We began and ended with city benches,
One in the heat of summer, where jackets took up space in forgotten about closets.
It was easy and welcoming, like the blossoms blooming and fruit hanging in mid July, my toe dipped in a puddle as I indulged my inner child.
My body was still itself, figuring out how to respond to men’s remarks, my body was free from making decisions and meeting with my demons.
And in winter spring - that other time at the bench, an in between time- not frigid, we ended. Thank God it wasn’t as cold that day, I thought, as I didn’t want my winter jacket, it’s gray cloth begging a break.
But my toe found a patch of water and my whole foot felt frozen in minutes.
Closed off minds.
Drawn on lips clamped together, far from the open invitation of other days.
My body was worn, perhaps tainted, or, you might say, tarnished, unworthy, a joke, far from purified.
And each time I sat as though I were looking down on myself and asking, “Who are you now?” and “Why are we really here?” as if I could decipher if it was purely chance, no, it was fate, to meet once more, for I was ready and didn’t realize the emptiness I experienced could be rectified by you.
And, in warmth I thought you would come back to me. As you slinked back into my life, I kept a watchful eye.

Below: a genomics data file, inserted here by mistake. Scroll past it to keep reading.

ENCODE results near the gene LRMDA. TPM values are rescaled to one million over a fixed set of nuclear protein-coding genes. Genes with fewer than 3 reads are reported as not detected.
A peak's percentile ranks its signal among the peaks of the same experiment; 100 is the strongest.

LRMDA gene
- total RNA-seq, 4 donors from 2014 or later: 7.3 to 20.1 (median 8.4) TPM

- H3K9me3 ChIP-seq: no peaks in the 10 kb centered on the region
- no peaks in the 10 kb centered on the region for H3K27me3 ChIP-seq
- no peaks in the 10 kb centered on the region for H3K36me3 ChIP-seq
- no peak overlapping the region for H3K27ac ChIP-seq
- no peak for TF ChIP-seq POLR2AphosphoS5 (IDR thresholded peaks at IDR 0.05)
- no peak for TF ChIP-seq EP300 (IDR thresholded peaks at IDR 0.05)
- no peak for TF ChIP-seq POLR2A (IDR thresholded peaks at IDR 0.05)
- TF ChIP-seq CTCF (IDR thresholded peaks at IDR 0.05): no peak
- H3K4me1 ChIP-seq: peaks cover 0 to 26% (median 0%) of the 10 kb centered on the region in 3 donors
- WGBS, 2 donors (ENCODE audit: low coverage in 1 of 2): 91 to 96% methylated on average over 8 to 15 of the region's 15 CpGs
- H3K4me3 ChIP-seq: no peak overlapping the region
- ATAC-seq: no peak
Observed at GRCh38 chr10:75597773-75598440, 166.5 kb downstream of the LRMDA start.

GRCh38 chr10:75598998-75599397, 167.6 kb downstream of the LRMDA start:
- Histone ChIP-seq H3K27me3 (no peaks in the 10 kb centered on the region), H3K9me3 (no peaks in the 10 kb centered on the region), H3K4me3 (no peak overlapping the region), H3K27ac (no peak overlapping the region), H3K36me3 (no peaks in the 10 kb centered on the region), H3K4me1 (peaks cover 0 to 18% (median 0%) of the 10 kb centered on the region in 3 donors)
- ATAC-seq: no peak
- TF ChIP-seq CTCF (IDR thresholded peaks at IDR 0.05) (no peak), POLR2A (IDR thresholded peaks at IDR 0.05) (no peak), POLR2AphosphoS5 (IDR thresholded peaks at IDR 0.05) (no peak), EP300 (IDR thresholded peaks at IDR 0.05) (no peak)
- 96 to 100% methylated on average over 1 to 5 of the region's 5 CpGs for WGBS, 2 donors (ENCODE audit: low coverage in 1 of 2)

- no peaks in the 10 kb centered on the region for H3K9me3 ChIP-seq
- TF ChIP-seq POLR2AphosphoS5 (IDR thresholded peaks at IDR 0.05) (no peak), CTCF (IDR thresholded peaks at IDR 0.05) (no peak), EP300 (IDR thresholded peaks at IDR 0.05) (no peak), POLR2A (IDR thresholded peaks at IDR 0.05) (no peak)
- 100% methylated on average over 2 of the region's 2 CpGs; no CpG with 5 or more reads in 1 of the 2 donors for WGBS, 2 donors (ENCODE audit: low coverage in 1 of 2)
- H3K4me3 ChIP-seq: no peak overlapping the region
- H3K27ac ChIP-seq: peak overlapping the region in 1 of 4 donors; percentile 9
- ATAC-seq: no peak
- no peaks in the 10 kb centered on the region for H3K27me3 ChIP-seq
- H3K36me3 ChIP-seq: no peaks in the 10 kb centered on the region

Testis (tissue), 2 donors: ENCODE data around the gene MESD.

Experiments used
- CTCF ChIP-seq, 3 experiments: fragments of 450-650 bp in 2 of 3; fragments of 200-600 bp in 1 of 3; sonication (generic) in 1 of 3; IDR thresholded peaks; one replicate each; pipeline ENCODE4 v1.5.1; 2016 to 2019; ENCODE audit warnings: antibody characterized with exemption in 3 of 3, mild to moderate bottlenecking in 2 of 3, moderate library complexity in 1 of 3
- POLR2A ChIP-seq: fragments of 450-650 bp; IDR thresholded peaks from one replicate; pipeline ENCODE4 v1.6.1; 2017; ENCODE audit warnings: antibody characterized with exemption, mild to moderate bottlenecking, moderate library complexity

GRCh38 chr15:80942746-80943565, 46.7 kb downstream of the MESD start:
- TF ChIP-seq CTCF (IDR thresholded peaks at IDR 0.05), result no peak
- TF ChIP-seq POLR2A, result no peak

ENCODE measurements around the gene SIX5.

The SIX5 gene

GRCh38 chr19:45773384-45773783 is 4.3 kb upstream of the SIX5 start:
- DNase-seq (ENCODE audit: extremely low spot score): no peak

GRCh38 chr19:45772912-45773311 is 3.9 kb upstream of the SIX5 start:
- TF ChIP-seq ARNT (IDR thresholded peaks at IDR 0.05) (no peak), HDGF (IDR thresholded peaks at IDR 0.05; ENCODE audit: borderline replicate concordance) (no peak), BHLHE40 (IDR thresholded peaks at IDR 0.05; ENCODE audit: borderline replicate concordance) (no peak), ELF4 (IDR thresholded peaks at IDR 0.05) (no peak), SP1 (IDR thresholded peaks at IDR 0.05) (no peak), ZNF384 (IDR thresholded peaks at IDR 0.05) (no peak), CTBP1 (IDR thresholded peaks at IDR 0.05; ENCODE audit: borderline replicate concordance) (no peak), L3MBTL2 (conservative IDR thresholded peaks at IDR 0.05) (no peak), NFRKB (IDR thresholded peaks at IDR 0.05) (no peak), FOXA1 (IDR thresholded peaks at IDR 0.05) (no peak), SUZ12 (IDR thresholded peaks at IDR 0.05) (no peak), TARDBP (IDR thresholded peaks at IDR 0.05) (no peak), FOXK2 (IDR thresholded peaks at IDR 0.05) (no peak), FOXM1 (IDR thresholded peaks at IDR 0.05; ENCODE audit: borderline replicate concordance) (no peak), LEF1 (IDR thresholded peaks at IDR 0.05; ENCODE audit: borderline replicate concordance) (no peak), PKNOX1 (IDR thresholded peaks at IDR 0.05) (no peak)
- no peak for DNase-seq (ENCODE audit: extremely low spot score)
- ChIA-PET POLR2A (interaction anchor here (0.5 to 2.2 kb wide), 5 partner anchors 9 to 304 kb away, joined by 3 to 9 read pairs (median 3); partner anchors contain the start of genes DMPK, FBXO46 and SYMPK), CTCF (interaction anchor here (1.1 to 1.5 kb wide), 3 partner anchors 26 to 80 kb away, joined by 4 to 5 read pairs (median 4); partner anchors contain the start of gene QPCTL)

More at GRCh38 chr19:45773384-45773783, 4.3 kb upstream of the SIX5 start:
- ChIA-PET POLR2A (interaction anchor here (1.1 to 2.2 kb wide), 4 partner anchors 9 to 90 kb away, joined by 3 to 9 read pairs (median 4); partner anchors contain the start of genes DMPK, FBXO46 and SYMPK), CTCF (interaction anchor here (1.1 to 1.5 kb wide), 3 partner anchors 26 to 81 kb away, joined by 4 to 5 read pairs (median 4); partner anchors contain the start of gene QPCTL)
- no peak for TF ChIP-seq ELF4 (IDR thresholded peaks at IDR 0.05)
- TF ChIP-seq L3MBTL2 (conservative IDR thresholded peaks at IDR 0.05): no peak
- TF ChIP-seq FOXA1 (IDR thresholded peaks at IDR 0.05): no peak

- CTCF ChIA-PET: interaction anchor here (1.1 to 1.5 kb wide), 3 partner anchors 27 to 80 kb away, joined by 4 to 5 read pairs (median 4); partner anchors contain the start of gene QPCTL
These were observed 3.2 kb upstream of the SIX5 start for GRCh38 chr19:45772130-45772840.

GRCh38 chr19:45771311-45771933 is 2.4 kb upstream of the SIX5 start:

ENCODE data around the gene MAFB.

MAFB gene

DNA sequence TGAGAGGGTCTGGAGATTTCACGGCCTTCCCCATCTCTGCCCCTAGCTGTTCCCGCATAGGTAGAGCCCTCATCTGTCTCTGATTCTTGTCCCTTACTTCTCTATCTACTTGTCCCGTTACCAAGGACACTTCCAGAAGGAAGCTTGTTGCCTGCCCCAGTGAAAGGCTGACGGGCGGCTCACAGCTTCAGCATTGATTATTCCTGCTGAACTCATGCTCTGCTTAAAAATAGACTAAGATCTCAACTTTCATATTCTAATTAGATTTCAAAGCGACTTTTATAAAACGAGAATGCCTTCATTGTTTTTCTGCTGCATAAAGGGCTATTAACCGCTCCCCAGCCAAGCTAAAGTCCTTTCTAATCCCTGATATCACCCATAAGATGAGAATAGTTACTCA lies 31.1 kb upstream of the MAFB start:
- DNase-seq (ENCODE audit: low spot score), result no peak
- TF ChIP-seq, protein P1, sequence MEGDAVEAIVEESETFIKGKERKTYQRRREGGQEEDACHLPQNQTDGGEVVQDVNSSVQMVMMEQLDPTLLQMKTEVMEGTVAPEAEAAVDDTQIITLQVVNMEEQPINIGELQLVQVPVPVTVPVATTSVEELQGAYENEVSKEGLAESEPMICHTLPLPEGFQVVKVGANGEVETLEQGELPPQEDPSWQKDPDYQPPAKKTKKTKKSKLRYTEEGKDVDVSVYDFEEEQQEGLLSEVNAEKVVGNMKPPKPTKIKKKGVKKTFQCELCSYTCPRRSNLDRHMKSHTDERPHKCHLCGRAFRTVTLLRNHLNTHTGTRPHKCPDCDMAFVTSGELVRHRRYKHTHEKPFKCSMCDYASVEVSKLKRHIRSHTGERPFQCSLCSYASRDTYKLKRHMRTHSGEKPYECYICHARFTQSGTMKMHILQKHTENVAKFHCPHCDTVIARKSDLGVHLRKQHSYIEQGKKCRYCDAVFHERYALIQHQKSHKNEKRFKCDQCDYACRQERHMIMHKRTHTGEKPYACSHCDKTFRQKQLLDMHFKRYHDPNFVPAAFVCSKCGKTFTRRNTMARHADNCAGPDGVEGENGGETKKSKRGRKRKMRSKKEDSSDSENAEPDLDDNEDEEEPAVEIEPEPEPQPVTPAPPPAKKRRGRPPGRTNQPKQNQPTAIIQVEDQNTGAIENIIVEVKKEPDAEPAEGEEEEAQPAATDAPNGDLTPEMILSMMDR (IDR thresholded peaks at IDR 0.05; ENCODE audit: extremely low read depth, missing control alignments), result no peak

I hesitated, but then I took the words you slipped into my mouth and swallowed those magical antidotes;
One red for the bloodshed
One blue for the sadness
One black for the anger and betrayal
One silver for the questions we danced around
And one green for my personal healing.
Swallowed with confidence a girl, not the woman I could be
And I was proved correct, as
I was broken in months, begging for more words
One red for bloodshed
One more blue for sadness
One black for the anger and betrayal, well, better make it two, two black for the anger and betrayal and the manipulation and lies-
I asked but you were all out,
simply sending me to your voicemail.
Alexandra Luciani is a teacher located in New York City. She received her MA in early childhood education from Teachers College, Columbia University and is particularly interested in encouraging creativity in her students. When she is not writing or teaching, she enjoys practicing yoga, spending time with her fiancé, and painting.